There is a lack of empathy which underpins all of it. Many of the #metoo stories were of situations where the man was not pausing to think, ‘How is this landing with her? What is it like to be her in this situation? How would I feel if this happened to me?’ etc. This is empathy. And there is a huge lack of it in maternity too. There have even been campaigns where doctors have put their feet in stirrups, for example, for this exact reason, to try to get a sense of what it might be like for the woman. But it amazes me that this is needed? Why is there not more empathy without having to go to these slightly ridiculous lengths? Probably because, socially and culturally, we are not in the habit of asking, “What is this like for her?”. This is what we need to improve. Start caring about the woman’s experience and wondering what she might want or need in labour and birth.


6. How do you juggle motherhood and writing/ campaigning?


Very badly! In particular, with the lockdowns over the past year, I’ve found it almost impossible to juggle effectively. Even just the juggle of three different aged children to ‘home school’ has been absolutely impossible to do effectively.

But in general I think what motherhood has taught me is that, if you chip away at a task slowly, eventually it gets done. Before children, you might think, “this weekend I am going to redecorate the bathroom / sort out my sock drawer / write 15 job applications...’ And then you would set to on Saturday morning and by Sunday night you would have completed the task, along with built-in tea breaks and plenty of thinking time etc.! Once you have kids, life is just not like that any more. You don’t have any nice clear stretches of time to accomplish things and instead you have to take a ‘slow drip’ approach.

So I guess I just do things little by little. A book is only 8 chapters. A chapter is only ten thousand words. Ten thousand words is only ten newspaper articles. Etc. So just break everything down and squeeze it in, in between all the demands of kids. Also, I don’t really bother with much housework! I’d rather have published books than an immaculate house.


7. What are your biggest hopes for your daughters? What’s the one thing you want to teach them about life as a woman?


So many things! Obviously, as I’ve just said, not wasting your time on hoovering and ironing is a key message I hope they are absorbing! But when I think about what I really want, for all my children (I have two girls and a boy), it kind of boils down to good mental health, good physical health, and a sense of fulfilment in life from whatever they choose to do – it’s that simple really. I don’t really mind if they live off grid in a van or become a wealthy entrepreneur or find the cure for cancer, as long as they feel truly fulfilled and happy!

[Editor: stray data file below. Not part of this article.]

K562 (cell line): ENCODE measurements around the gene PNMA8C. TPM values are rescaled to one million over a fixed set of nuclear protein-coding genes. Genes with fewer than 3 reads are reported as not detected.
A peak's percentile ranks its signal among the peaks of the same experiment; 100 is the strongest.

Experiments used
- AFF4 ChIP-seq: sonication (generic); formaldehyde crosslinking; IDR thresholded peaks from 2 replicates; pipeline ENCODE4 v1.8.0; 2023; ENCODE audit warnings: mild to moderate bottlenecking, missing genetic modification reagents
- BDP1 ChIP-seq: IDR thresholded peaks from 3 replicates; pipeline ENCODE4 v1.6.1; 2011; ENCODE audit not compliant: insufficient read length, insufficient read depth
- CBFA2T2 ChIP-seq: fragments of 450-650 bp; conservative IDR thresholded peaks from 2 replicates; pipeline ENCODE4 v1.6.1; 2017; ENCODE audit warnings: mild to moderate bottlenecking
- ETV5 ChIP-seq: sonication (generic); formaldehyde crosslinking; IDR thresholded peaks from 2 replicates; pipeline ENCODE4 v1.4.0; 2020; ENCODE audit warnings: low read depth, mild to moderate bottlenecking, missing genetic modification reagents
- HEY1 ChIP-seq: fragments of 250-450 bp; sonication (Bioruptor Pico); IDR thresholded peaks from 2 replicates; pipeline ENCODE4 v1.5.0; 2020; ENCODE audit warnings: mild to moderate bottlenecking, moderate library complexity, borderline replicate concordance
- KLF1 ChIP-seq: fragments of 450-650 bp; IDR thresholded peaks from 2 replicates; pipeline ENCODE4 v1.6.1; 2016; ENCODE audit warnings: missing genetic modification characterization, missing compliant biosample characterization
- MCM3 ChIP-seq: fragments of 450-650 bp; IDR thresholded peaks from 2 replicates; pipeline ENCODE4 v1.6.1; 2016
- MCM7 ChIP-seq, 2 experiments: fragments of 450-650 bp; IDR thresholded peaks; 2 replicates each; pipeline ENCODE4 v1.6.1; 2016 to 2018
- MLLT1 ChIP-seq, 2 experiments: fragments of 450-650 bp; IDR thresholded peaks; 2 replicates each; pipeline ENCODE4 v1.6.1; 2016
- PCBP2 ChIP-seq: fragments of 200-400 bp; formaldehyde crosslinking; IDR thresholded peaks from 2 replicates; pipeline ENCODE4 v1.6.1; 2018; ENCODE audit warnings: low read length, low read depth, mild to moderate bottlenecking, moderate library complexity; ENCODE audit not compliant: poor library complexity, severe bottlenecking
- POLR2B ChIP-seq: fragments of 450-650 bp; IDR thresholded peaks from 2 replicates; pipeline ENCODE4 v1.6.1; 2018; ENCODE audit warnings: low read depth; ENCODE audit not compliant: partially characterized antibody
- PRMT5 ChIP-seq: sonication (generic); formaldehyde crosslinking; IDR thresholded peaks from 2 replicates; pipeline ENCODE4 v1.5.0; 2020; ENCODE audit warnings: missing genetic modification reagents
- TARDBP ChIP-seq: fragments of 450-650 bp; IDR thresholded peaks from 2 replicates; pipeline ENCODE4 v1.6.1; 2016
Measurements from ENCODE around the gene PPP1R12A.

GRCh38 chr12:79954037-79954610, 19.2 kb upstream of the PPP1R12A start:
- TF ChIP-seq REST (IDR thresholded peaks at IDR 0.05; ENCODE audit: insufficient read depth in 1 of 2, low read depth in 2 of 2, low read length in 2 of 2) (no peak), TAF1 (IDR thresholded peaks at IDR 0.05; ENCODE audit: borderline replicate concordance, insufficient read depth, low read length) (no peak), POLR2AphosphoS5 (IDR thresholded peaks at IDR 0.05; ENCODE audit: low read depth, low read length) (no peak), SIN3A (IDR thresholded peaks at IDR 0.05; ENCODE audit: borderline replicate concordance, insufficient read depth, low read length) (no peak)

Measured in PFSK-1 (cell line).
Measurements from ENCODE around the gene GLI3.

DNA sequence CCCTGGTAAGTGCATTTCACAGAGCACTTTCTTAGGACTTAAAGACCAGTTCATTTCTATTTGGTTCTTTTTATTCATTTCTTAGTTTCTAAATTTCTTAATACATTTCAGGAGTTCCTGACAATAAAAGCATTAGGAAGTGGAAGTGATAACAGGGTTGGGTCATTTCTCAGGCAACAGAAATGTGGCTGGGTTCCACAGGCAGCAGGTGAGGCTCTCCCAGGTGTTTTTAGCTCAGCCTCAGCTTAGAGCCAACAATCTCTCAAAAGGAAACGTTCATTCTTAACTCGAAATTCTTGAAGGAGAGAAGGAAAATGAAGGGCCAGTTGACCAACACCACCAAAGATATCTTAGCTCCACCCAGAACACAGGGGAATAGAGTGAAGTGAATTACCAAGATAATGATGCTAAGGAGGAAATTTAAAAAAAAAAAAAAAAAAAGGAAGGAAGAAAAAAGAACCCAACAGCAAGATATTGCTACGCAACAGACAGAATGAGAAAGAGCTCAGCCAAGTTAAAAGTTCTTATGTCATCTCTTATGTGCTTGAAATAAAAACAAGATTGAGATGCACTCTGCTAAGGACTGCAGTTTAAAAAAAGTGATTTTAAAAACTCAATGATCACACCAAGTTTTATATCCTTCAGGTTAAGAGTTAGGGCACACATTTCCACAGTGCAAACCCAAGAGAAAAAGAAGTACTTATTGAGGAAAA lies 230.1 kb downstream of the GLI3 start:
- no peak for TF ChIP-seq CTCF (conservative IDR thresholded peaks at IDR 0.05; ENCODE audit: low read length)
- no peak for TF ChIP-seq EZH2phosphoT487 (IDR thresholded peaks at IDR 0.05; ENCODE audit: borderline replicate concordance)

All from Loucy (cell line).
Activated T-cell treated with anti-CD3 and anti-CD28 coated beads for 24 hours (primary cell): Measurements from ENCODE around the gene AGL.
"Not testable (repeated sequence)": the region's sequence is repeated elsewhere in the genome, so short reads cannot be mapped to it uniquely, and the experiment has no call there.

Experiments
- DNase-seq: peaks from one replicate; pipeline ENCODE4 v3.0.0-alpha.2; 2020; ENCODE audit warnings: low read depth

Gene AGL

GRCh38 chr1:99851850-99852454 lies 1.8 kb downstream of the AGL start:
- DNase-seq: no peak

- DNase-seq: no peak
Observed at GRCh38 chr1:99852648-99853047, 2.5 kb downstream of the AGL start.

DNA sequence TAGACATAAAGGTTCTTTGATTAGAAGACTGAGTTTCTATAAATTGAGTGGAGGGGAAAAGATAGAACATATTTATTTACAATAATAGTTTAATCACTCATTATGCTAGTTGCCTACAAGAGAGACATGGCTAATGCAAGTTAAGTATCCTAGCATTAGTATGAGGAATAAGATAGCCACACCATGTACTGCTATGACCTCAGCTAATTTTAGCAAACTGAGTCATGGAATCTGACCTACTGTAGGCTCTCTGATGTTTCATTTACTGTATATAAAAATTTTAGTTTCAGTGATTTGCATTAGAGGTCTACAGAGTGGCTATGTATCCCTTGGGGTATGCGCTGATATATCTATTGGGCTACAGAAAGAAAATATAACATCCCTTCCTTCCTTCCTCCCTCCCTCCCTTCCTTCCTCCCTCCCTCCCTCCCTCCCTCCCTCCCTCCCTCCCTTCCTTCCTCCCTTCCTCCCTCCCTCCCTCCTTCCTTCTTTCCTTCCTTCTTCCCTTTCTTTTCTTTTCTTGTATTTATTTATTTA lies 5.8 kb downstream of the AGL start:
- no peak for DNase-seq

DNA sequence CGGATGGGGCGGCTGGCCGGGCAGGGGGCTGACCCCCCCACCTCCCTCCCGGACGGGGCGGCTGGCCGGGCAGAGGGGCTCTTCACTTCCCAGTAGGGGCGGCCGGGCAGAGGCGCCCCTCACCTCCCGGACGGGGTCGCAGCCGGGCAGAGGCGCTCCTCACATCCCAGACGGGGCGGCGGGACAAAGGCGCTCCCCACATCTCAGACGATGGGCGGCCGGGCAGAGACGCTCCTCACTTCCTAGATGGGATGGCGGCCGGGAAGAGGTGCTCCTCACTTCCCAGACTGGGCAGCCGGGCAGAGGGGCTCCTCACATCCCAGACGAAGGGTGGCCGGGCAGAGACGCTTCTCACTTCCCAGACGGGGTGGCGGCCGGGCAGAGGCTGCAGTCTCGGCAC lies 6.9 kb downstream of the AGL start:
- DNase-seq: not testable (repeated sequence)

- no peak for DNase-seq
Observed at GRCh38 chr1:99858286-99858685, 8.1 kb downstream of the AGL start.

But for my daughters, I guess I hope that they feel that being a woman really is a great thing, a great gift. Feminism does, quite rightly, put a lot of emphasis on the disadvantages that come with being female, and there are certainly still a lot of battles to be won. But I have also found that being female is a really incredible experience, and some of the uniquely female things that go along with it, such as pregnancy, birth, breastfeeding, and motherhood, have been some of the most powerful and transformative times of my life.

I would never want my daughters to think that these things were the ‘be all and end all’ of being a woman, or even that they were a necessary part of life as a woman. But they are certainly some of the things that makes being female special. So I hope that my daughters grow up feeling that being female can be a very rich and powerful experience, no matter what life choices they eventually make.


8. Which other issues do you hope to shine a light on in the future?


I have a book for pre-teen girls about periods, coming out in May 2021, which I’m very excited about. I’ve long thought that there are some big issues in how young people, particularly girls, are taught about their bodies, their sexuality, their anatomy, their periods, and of course childbirth! It’s all kept very clinical, ‘you will bleed, these are the products you can use’ etc. My book aims to inspire young girls with period positivity – not to gloss over the tougher parts of periods, but to at least inspire them to feel excited about this phase of their lives and to develop a sense of wonder at the science involved in menstruation! And who knows where this book will lead me next?

Like many people, this year of the global pandemic has given me pause for thought, a chance to assess priorities and focus on some of the forgotten basics. I think like everyone I now need a bit of time (assuming we are over the worst of it), to breathe out, recover, and think about what to do next. All I can say for sure is that it will involve writing!

Join us for an exclusive Instagram live Q&A with Milli Hill on Monday 8th March, @JoJoBebeBumps